35. Australia Road Trip: Adventures on a Highway called Stuart.
Where is Tennant Creek?
Historic and important - Tennant Creek lies in the heart of Australia.
Welcome to the Northern Territory
The Northern Territory is a place like no other. It’s flat as a tack, dry as a bone and hot as a two bob watch. That description is not entirely true as Tennant Creek is surrounded by low hills and mesas, giving it the look and feel of a wild west desert town and the red earth casts a warm tint over the little community and its dry oasis of shady gum trees. We decide camp the first night in the Tennant Creek Caravan Park on the main street. Now don’t be confused, the Stuart Highway is the main street and it just rolls right on through town, all the way from Darwin in the north, through to Adelaide in the south, with Alice Springs being the main town in the middle. Tennant Creek is just one of a handful of places along this mighty asphalt river where you can pull ashore and attend to the more prosaic aspects of life like shopping, and filling up the petrol tank, and having a feed and a cold beer. In our case, our most important mission is to fix the ignition or the starter or the battery or whatever it is that is causing our Winnebago van not to start.
Stuck in the desert with a wheel problem
We think we have car troubles
From Traveller to Temporary Local
When something like a mechanical problem occurs everything gets thrown into chaos. Suddenly you are no longer a traveller - one who is just passing through - you become a temporary resident of the place where you are broken down. Against your will or your intentions you are forced to stay in the place and engage with the general population in a far more intimate way than if you are just using their services and leaving after a night. For starters you have to find a mechanic, in our case an auto-electrician, then hope he can fix your rig as soon as possible; then hope, beyond expectations, that the work will not be too expensive. Then you have to find a place to stay until it’s fixed and that means staying in a town that most travellers would not stop at for longer than a transitory night. This has happened to us before on this trip - we were stranded in Jindabyne in the Snowy Mountains and in Coffs Harbour on the NSW coast, both times because of mechanical failure. Now we are facing a sojourn in Tennant-bloody-Creek, hoping beyond hope that our starting problems are only down to a dodgy battery.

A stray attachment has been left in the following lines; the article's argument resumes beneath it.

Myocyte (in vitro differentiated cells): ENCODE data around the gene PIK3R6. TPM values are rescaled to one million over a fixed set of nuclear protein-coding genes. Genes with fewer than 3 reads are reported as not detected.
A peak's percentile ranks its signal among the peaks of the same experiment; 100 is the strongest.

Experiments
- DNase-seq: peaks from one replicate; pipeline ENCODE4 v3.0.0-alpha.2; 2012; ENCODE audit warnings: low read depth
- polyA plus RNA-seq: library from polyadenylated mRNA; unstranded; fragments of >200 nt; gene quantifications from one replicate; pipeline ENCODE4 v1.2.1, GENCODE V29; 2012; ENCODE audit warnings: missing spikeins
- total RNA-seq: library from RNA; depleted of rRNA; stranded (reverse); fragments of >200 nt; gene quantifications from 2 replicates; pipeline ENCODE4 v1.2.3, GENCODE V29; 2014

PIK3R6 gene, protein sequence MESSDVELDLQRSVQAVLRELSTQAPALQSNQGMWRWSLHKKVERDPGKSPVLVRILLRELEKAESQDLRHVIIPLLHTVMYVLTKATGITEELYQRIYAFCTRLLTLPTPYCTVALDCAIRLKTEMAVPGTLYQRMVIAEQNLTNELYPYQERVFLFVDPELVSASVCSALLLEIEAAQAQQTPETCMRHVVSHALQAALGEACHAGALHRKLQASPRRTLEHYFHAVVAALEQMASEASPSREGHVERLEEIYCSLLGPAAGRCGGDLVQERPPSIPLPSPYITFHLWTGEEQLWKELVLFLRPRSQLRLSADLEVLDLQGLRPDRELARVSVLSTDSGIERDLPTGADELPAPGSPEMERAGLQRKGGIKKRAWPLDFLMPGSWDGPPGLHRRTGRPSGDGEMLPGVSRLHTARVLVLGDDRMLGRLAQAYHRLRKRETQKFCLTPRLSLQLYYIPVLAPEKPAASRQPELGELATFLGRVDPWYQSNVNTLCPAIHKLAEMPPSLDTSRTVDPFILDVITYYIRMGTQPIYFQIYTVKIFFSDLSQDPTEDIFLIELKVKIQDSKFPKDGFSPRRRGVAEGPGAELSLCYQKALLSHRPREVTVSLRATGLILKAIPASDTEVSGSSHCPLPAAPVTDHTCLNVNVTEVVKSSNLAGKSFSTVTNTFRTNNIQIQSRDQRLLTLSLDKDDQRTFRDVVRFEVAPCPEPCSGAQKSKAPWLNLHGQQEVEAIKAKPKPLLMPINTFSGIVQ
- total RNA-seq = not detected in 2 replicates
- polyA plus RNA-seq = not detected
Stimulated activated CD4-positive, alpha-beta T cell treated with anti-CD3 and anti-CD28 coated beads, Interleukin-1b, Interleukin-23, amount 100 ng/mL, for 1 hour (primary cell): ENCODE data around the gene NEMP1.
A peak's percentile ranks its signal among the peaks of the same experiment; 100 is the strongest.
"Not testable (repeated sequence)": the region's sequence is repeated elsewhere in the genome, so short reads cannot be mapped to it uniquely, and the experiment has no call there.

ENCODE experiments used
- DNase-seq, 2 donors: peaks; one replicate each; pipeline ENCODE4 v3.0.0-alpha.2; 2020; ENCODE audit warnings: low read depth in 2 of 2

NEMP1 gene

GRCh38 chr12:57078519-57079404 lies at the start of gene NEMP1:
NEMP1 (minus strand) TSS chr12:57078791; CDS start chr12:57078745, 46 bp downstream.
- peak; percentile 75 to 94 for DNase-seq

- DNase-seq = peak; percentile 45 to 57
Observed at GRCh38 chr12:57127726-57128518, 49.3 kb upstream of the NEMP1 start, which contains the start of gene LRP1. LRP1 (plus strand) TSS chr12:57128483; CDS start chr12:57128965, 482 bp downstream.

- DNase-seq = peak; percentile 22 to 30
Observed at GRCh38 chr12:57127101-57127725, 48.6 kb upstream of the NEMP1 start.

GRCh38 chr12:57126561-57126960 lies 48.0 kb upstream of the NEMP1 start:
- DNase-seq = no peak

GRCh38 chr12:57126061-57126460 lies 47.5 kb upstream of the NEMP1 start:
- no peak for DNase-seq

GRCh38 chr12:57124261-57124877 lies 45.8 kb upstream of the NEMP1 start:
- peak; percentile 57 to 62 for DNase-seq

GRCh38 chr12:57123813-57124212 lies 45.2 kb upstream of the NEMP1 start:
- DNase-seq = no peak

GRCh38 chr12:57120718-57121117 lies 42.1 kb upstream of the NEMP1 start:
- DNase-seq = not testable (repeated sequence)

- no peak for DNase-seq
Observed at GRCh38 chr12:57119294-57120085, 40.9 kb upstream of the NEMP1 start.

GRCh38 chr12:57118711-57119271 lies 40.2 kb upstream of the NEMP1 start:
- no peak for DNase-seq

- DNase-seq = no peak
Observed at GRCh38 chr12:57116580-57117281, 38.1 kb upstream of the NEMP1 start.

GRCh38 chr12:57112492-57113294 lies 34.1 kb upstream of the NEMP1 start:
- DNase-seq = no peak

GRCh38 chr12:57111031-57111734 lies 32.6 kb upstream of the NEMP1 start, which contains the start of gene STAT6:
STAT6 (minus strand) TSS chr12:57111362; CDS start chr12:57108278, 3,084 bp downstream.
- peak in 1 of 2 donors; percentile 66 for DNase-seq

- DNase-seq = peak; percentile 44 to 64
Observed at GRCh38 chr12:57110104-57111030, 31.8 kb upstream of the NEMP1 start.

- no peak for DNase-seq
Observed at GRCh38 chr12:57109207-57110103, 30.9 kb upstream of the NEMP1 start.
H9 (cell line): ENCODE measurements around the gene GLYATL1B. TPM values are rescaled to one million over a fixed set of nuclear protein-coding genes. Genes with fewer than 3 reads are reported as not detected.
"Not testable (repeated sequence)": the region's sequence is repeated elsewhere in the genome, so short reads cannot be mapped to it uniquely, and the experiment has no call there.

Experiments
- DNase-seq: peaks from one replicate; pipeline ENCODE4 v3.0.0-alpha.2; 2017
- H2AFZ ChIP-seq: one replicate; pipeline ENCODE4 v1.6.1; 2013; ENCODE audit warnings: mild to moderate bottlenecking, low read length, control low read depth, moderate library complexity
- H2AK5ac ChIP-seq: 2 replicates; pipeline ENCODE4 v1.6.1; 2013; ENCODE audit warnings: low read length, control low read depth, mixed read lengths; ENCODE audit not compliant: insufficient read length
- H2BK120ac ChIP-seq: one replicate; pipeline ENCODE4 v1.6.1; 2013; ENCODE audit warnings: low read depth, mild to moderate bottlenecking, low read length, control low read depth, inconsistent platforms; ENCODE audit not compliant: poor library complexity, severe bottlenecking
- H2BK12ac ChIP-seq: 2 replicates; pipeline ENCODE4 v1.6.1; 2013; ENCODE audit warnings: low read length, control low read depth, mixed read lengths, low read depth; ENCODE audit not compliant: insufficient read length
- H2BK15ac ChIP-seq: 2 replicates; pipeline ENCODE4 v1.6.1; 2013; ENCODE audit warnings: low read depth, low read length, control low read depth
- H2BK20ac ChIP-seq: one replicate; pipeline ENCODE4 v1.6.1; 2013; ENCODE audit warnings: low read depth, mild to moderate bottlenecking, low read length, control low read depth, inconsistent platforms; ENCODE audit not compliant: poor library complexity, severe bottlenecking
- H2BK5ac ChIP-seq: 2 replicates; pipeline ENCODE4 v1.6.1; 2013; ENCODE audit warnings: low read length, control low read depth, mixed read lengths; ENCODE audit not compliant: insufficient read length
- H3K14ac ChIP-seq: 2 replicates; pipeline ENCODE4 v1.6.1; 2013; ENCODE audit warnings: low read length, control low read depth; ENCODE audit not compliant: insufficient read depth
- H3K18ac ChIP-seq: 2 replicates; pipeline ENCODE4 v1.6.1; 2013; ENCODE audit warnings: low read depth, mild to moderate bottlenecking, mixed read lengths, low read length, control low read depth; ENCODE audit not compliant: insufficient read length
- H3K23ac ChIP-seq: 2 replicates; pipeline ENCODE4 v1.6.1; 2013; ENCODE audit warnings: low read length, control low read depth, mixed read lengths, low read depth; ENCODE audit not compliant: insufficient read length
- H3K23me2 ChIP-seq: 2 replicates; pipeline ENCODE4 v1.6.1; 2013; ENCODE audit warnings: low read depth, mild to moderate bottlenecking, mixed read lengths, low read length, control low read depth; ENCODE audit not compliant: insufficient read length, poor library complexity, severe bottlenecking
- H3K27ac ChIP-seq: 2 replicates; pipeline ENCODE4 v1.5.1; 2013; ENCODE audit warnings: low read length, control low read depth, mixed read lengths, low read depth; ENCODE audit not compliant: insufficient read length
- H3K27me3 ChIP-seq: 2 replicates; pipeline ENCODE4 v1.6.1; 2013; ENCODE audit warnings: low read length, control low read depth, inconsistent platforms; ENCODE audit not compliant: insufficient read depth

Our first task is to find a mechanic, which we do, but he tells us he is “bloody busy until next Friday fortnight.” However, he directs us to the town’s newly installed Auto Electrician, TC Auto Electrics on an industrial estate out on the desert fringe, but as it is a Sunday, he is shut. Already I am feeling a growing familiarity with “The Creek” – I feel like I know my way around a bit more than I should.
Back at the Tennant Creek Caravan Park we park up in our assigned spot and I reluctantly turn the engine off. Winnie lets out a big dusty sigh and we do too. We soon discover that the dry grass next to our site is booby-trapped with large burrs that painfully penetrate our thongs and stick in our fingers as we attempted to pull them out. Oh, the Outback is a harsh place alright.
Fortunately we have opted for a site with a "slab" (that is, a concrete slab that serves as a level, non-dusty place to set up table and chairs) and its there I sit with a cold beer, staring at a colony of ants as they form two bustling highways, one along the outside edge of the slab and another across the centre, right under the doorstep of the van. If I try to divert the highway the ants scatter all over the slab and run up my legs so it’s better just to let them carry on with their endless business.